Although I’ve been in the financial industry for 20 years, I made a few mistakes before I became a financial advisor. Here’s a quick run-down of three and what I did to right the ship-
- Get Organized and Re-Title Your Assets - My husband and I had established two revocable trusts in each of our names to hold title to our assets. We had accounts everywhere, which presented a great opportunity to consolidate savings and brokerage accounts. The benefit of titling assets in the name of your trusts is to allow for easier distribution to your heirs. Not all assets can be titled or need to be titled in the name of a trust. We had 5 major assets that needed to be re-titled (home, savings account, brokerage accounts)– we created a spreadsheet and began the process of re-titling the assets. We focused on the larger assets first (home and brokerage account). Give yourself plenty of time and remember Rome was not built in a day.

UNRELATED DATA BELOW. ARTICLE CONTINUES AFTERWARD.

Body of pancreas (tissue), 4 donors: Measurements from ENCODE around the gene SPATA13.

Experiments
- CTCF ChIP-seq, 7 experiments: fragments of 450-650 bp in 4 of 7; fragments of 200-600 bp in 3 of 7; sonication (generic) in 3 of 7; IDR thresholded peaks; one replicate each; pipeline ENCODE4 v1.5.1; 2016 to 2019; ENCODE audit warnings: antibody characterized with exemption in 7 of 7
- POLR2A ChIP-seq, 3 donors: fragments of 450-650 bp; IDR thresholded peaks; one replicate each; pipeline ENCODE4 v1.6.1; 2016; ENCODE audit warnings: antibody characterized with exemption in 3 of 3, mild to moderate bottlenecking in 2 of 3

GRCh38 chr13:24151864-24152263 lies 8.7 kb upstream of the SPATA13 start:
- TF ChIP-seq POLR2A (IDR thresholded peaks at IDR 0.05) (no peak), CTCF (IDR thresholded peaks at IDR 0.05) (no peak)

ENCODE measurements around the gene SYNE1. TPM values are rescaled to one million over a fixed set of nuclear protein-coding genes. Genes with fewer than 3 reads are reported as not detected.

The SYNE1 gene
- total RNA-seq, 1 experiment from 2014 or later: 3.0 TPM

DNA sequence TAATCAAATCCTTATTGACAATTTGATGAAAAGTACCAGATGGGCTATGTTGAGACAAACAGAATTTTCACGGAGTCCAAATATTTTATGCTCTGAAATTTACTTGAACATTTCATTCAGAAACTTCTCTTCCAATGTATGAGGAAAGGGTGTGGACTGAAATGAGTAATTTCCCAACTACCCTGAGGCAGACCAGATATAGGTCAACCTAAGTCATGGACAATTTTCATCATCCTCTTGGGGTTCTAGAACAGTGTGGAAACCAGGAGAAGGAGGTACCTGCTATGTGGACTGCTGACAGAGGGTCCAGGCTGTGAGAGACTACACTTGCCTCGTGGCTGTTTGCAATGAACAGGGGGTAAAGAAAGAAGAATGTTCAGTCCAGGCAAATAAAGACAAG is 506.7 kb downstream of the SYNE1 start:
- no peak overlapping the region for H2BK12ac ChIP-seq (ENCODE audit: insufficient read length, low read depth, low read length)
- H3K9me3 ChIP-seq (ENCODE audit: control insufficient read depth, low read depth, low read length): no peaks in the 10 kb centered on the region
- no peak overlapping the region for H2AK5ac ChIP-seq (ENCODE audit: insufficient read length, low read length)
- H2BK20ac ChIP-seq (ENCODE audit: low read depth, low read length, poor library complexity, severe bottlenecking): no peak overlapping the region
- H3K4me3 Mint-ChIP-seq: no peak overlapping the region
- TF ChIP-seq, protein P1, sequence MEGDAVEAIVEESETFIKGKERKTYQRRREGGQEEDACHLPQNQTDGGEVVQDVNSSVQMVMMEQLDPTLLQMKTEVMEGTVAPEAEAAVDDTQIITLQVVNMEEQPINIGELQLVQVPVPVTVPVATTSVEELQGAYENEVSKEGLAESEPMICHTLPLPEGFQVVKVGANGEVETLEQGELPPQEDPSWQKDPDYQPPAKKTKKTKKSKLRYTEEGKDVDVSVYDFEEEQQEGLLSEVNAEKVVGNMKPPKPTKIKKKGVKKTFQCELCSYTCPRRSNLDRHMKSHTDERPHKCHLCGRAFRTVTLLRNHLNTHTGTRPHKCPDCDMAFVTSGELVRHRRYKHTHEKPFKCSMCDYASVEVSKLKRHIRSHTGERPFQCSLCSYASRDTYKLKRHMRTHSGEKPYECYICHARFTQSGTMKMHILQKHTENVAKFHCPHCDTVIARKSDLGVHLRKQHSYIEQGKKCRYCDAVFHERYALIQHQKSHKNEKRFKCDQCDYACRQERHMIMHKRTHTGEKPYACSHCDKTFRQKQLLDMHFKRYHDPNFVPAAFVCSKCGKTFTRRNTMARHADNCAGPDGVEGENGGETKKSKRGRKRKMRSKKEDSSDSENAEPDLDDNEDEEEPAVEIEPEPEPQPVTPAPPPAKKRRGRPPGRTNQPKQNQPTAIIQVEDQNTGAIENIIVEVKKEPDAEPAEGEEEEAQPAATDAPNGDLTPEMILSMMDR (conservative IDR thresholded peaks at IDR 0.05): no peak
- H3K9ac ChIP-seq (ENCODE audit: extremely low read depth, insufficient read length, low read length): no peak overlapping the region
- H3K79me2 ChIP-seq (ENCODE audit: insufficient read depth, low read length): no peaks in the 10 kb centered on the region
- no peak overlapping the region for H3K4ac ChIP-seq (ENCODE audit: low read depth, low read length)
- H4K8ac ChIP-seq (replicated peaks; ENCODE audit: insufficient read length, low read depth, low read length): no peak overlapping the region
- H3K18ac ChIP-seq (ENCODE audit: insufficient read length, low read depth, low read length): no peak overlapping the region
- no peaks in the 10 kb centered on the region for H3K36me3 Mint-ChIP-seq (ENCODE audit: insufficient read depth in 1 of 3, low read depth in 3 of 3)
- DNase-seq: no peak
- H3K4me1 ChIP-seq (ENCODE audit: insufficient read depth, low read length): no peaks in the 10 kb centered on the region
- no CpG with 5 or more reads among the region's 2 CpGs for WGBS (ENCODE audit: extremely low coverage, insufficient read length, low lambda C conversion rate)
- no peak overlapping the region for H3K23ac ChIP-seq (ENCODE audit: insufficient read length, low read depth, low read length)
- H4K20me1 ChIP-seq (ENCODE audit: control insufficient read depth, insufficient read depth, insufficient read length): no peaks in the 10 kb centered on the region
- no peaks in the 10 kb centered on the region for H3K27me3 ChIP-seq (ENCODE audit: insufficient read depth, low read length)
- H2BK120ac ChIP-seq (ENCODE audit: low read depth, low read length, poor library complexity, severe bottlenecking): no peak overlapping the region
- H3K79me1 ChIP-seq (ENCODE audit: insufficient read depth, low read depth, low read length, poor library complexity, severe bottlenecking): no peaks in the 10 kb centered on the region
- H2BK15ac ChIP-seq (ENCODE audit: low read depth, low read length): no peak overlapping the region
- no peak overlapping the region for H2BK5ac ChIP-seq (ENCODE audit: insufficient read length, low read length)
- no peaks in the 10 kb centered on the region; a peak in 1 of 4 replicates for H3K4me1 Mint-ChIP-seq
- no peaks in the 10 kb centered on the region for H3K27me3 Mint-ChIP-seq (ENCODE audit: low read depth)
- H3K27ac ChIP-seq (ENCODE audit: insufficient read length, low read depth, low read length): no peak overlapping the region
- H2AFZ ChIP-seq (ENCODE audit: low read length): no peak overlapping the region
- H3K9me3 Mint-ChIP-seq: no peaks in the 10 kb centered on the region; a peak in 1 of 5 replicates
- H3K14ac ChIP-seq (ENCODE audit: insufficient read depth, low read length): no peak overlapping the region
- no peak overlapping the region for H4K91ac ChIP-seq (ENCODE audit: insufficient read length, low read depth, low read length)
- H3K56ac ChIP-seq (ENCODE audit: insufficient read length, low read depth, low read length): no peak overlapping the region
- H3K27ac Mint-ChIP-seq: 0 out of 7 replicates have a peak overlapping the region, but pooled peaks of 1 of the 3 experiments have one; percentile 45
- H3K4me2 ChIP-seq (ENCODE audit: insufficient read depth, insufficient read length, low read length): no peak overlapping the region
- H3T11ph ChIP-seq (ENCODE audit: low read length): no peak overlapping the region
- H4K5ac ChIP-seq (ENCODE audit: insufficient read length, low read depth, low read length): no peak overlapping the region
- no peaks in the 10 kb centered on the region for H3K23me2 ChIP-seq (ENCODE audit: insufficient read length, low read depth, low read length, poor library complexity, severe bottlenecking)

- Dollar Cost Averaging – although I advise my clients to dollar cost average, we weren’t doing this before I became a financial advisor. Dollar cost averaging allows you to invest throughout the year by investing a set amount each month or specified period. This exercise now allows us to buy mutual funds at both highs and lows, and on average receive a favorable market price. Now we invest a set amount each month to our daughter’s 529 Plans and joint brokerage account. An easy disciplined approach to saving and investing.
- Financial Plan – we didn’t have one. In theory we knew we wanted to retire one day, but that was the extent of our plan. We sat down, got a handle on our expenses, monthly net savings, talked about our goals, and put a plan in place. It’s less than 20 pages long , we review it once a year and know where we stand. To Pat’s point earlier, our financial house is in order.
Please reach out to us if you have any questions about the above.